Opportunities growing in STEM studies noted during Penn State Fayette program
Encouraging young women to explore fields of science, technology, engineering and mathematics or what is commonly referred to as STEM studies, former Penn State Fayette graduate Kelly Campitell addressed several young women on the vast opportunities now available in those fields.
Campitell, who is the director of Project Management for Arenadesign Services of Windber, was invited to speak at the campus as part of National Engineering Week
Campus associate professor of engineering David Meredith invited Campitell to address the group on the opportunities that are offered.
“They are going to learn about the career opportunities that are out there,” Meredith said. “There are experiences available that are way beyond what we ever thought.”
About 20 students attended the talk, ranging from middle school-aged girls to adult males.
“I wanted to come because I have always been interested in math, and I'd like to be an engineer,” said Kelsey Coldren, 17, of Connellsville. “My uncle was an engineer, and I want to learn more about it.”
Campitell explained her courses of study and her career background, while stressing to the group of opportunities that are now available that weren't only a few years ago.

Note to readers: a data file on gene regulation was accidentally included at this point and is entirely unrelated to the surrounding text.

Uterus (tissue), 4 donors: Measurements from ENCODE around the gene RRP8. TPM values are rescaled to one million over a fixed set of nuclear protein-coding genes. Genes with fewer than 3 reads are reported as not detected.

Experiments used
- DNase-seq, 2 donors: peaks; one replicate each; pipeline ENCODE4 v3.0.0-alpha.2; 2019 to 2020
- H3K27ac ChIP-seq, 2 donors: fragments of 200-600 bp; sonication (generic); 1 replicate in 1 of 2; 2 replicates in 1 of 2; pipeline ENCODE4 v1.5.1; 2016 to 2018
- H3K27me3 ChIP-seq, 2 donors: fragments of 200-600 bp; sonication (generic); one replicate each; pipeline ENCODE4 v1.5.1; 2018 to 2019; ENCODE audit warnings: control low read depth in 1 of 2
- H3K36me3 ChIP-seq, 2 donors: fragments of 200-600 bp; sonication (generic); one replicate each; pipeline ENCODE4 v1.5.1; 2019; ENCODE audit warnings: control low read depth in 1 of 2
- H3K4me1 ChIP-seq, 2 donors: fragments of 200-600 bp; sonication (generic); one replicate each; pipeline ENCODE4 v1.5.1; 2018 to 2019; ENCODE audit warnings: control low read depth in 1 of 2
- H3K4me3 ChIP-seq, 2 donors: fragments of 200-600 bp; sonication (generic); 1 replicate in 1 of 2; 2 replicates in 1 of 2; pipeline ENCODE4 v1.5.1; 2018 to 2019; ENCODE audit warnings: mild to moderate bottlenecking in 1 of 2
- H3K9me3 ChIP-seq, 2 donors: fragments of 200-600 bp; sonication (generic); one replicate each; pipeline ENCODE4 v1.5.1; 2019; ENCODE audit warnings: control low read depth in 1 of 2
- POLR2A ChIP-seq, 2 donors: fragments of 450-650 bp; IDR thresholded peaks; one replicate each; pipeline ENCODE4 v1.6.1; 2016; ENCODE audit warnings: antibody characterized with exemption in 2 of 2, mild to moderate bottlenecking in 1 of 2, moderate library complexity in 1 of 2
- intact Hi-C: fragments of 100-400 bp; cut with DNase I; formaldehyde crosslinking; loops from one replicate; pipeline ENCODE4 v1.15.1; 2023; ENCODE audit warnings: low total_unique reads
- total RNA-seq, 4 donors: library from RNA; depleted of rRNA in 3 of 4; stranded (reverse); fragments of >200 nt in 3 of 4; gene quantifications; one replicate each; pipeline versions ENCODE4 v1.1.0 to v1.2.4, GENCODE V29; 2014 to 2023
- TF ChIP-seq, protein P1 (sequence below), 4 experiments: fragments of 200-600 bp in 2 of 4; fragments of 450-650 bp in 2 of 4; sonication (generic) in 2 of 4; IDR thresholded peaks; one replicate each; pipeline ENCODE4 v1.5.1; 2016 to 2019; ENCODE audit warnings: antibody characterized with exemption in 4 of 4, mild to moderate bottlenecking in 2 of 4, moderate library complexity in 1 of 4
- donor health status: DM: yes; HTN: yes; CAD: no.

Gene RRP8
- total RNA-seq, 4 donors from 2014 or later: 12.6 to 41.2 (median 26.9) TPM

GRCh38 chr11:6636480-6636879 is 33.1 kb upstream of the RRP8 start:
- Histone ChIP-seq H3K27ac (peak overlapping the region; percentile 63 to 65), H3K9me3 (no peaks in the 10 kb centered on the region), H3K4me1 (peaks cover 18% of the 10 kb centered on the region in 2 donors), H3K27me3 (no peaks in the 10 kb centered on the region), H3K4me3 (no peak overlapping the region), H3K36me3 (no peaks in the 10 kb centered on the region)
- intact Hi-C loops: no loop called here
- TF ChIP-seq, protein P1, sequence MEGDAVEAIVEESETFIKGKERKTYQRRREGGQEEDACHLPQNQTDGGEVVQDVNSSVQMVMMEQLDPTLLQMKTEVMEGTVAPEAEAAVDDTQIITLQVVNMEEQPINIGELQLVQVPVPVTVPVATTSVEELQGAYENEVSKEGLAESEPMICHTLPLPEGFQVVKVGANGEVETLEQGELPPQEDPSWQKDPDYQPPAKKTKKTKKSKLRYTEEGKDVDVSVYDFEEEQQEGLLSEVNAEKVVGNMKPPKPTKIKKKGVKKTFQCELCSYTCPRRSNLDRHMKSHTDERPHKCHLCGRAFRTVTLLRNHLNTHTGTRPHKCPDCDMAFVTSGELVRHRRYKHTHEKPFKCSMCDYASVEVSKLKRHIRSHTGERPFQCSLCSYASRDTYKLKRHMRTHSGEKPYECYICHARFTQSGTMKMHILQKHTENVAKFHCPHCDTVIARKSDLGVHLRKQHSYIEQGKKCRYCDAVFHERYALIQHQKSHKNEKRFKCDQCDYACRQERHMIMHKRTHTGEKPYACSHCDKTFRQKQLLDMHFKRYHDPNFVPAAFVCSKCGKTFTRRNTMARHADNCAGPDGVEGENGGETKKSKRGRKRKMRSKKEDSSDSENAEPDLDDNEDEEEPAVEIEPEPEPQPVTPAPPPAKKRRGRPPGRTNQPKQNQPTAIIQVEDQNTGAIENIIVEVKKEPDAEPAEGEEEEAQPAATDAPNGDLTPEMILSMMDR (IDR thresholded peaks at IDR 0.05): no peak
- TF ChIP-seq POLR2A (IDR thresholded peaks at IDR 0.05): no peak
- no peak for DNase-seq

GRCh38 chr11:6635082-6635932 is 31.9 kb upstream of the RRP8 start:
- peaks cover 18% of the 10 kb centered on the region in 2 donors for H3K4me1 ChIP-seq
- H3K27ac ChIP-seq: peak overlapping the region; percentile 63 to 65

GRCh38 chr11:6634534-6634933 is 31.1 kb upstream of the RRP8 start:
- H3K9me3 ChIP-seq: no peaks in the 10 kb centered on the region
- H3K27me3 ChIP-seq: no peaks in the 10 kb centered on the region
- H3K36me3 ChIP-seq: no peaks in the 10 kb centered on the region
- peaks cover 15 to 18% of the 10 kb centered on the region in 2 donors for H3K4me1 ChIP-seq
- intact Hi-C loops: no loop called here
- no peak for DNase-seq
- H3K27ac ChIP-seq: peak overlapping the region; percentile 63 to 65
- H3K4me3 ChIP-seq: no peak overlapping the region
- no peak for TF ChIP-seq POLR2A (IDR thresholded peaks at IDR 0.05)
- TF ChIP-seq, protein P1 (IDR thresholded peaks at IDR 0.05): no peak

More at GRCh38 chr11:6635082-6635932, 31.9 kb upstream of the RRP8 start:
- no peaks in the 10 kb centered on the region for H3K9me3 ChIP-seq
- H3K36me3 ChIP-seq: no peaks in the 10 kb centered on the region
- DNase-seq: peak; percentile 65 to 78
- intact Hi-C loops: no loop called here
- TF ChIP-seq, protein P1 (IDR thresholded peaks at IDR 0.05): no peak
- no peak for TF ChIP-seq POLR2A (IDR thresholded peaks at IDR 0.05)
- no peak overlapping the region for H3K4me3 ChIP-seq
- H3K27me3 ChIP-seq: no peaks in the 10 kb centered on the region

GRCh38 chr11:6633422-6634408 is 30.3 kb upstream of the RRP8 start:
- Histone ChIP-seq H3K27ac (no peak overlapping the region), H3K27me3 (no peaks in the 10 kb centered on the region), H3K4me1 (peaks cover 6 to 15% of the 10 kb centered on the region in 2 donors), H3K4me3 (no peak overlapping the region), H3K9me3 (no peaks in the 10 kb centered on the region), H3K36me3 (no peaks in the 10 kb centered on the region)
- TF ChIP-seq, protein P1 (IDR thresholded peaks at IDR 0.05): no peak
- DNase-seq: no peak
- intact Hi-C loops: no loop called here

“The types of opportunities that you have now did not exist when I was in middle school or even high school for that matter,” Campitell said, stating that she took advantage of what was offered and built on her education that she received from Penn State. “Coming here taught me that I could reach any goal that I set for myself.”
Campitell urged the group to explore any fields of interest, regardless of their nature or their stigma.
“Don't be afraid to explore other fields of study even if it takes you out of your comfort zone of being a girl,” Campitell said, adding that intuition is something that should not be ignored .”I'm a very firm believer in intuition. Girls are born with an extra special intuition that continues to grow and grow. Pay attention to thoughts that silently propel you into different directions.”
Meredith ended the presentation with additional advice for the students.
“You can come out of high school knowing that you can do something related to STEM or something completely different,” Meredith said. “Now is the time for you to explore your opportunities, when you are in middle school and high school. Technology is ever changing, but remember that the future for you is very bright.”
Marilyn Forbes is a freelance writer.
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